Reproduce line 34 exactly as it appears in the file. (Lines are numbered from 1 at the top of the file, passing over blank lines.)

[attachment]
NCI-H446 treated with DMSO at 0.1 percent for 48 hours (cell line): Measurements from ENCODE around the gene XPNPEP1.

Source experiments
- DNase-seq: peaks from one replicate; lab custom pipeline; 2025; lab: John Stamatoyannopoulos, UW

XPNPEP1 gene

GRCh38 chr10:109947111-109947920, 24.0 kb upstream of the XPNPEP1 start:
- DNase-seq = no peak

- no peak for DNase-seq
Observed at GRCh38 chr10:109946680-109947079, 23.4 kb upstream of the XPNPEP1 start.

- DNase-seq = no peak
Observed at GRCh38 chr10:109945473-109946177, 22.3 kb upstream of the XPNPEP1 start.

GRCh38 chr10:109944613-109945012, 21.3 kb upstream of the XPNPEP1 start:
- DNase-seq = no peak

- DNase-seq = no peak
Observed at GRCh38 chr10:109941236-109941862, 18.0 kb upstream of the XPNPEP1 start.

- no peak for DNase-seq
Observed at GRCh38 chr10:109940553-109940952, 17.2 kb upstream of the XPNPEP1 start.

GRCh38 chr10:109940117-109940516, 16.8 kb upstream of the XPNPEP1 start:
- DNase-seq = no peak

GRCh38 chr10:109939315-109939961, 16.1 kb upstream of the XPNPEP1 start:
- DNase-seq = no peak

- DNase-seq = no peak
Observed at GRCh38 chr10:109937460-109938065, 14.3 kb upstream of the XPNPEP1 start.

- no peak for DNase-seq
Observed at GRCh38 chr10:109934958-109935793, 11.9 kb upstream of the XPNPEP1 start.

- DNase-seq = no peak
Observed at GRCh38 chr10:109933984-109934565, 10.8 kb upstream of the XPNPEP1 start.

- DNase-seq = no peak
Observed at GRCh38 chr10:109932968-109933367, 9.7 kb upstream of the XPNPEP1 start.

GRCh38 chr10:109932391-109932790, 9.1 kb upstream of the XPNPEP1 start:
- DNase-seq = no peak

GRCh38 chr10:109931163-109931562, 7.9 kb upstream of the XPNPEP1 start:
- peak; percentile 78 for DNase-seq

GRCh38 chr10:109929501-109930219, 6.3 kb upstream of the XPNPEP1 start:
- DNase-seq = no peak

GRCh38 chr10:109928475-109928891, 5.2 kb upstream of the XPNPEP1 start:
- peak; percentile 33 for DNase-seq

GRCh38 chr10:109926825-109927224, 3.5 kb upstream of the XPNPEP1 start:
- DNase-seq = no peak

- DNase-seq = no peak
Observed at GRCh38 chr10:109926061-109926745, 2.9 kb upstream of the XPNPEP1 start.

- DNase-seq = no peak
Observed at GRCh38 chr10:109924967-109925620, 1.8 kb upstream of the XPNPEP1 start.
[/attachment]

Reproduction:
- DNase-seq = no peak